The day is the 27th July 2007 and Montpellier HSC are about to embark on their fourth consecutive season in the second tier of French football. A picturesque city on the Mediterranean coast where rugby tends to dominate the back pages, Montpellier historically have never been a big club. They spent the majority of their early years battling debt and financial troubles and as recently as 1969 the club was forced to forfeit their professional status and play in the amateur leagues. Little did the fans know that in less than five years, the club would produce one of the most remarkable and unprecedented campaigns in the 84-year history of France’s top division.
In 1974, after decades of upheaval, name changes and financial uncertainty, self-made entrepreneur Louis Nicollin was installed as club president. Nicollin guided Montpellier through the divisions and after returning to Ligue 1 in 1987, he sought instant success by acquiring a host of key names. Flamboyant Colombian Carlos Valderrama arrived on the south coast to complement Cameroonian cult hero Roger Milla, and maverick Eric Cantona was signed on loan in 1989. At the start of the 1989/90 season Montpellier, led by academy product Laurent Blanc, boasted an impressive starting lineup, although they were still some way off the top sides in France.
The 1989/90 season proved to be an eventful one. Eric Cantona, no stranger to controversy, threw his boots at teammate Jean-Claude Lemoult’s face during a fight and was banned from the ground for ten days. Numerous players demanded his sacking, however, he held on to his place in the team and later in the season guided Montpellier to the Coupe de France final with a Van Basten-esque volley. Montpellier were one game away from their first major trophy since 1929. In a cagey affair, Montpellier triumphed 2-1 in extra time against RC Paris in the final. The streets of Montpellier were lined blue and orange in an unexpected and heroic triumph.
As is so often the case, Montpellier’s success did not go unnoticed by the rest of the footballing world, and by 1991 all of their star names had left. Eric Cantona returned to Marseille from his season-long loan after the cup triumph, and in the next year, Montpellier lost their leader Laurent Blanc and tenacious playmaker Carlos Valderrama to wealthier clubs. Louis Nicollin had to build his team again.
Further success was hard to come by for Montpellier, and after relegation into Ligue 2 in 2004, Nicollin adopted a new strategy for his club. No longer could they hope to buy big names, so Montpellier focused on shrewd signings and youth development. As they could not compete financially with neighbouring rivals Marseille and Toulouse, Nicollin principled his club on hard work, indomitable spirit, and home-grown talent. These policies still ring true today. Of the 24 players in Montpellier’s current squad, 15 are French, and all but one originate from Francophone countries. This is a source of pride for the locals and it enables Montpellier to have some of the best teamwork and fluidity of all clubs in France.
At the start of the 2011/12 season, it seemed as if another unspectacular season in Ligue 1 was on the cards for Montpellier. Having been taken over by the Qatar Investment Authority, favourites and the newly rich PSG had hired Champions League winning coach Carlo Ancelotti and splashed out £82 million on new players in the summer, forking out £37 million on Javier Pastore alone. In contrast, Montpellier had spent a mere £1.6 million in the same transfer window.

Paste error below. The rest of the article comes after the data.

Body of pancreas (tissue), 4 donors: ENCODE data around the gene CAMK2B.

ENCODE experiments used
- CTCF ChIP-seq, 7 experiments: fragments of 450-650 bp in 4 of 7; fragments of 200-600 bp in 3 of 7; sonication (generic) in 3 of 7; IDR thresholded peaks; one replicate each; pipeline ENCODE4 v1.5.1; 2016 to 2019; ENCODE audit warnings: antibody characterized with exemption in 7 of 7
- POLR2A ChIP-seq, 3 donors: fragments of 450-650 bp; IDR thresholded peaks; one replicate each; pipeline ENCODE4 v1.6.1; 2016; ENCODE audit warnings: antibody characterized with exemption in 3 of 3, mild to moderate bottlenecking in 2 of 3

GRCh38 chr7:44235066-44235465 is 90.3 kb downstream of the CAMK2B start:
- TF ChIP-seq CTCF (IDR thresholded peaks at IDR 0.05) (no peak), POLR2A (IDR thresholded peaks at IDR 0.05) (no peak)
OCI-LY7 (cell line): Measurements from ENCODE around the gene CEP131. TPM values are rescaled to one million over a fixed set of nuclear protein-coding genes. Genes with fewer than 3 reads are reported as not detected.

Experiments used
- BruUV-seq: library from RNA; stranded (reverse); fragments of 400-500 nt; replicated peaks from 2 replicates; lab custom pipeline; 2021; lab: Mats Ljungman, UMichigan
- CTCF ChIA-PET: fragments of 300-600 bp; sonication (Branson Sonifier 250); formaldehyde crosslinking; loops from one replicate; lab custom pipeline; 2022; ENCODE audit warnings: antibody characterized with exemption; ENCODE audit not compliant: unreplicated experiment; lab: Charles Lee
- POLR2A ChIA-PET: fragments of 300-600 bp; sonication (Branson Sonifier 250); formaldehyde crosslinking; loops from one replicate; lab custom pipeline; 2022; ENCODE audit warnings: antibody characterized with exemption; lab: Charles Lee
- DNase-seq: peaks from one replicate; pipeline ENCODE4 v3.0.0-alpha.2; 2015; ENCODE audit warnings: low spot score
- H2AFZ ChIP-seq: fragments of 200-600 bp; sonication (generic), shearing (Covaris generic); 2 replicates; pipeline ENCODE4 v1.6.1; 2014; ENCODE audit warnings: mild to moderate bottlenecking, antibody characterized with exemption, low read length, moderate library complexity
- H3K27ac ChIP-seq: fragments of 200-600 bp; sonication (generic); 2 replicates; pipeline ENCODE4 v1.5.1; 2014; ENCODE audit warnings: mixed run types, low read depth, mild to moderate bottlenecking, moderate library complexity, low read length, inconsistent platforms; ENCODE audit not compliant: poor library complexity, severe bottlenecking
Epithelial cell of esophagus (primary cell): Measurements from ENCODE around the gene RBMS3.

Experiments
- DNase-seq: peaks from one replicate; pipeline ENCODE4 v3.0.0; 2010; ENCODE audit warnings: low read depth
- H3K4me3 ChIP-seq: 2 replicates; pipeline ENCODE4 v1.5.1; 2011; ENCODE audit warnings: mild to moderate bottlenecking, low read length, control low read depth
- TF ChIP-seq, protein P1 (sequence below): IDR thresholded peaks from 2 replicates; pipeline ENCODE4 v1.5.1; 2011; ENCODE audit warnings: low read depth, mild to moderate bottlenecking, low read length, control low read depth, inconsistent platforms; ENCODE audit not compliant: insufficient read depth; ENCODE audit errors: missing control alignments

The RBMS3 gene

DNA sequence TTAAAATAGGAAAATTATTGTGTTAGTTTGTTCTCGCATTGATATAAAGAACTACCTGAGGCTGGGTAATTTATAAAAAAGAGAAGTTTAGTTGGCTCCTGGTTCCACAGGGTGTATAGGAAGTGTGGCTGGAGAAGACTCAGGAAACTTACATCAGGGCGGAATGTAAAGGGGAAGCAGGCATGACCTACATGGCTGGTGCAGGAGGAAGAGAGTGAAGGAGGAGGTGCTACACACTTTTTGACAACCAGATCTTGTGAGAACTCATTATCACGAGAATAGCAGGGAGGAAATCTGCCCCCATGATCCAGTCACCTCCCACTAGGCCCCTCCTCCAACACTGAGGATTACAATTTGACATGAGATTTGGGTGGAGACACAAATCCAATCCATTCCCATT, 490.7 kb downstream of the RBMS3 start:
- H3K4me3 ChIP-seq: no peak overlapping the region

What followed was the stuff of dreams for the South coast club. An astonishing run left Montpellier top of the league with three games remaining, holding onto a three-point cushion over PSG. Olivier Giroud, the club’s top earner on £15,000 a week, was on course for the golden boot, and academy graduates Younes Belhanda and Rémy Cabella had taken the league by storm. Montpellier were on the brink of the unthinkable. To enforce Montpellier’s position as firm underdogs and get behind his club, Louis Nicollin promised to dye his hair orange and blue if Montpellier lifted the title. After successfully negotiating tricky games away to Rennes and at home to defending champions Lille, they knew that avoiding defeat in their final game versus Auxerre would give them the title. Montpellier fell behind mid-way through the first half and despite equalising minutes later through John Utaka the situation became unbearable as the game was halted. With Auxerre already condemned to relegation, their fans had shown their discontent by hurling flares and missiles onto the pitch. PSG’s game was already over, and Montpellier knew that conceding a goal would lose them the title. They kept their nerve, and Utaka’s second goal of the game in the 76th minute meant that they had claimed their first ever Ligue 1 title.
Just four years later and only three players who started that historic match against Auxerre remain. Montpellier’s star performers were cherry-picked by Europe’s top clubs in the following years, and now Louis Nicollin is faced with the prospect of building his squad all over again.
So what next for Montpellier? With PSG accruing 96 points last season and finishing 34 points clear of second place, perhaps another title challenge isn’t feasible. It’s left for them to build another team for the future, focusing on their key principles of hard work and team spirit. Could this crop of youngsters push for a place in Europe this year? Who knows?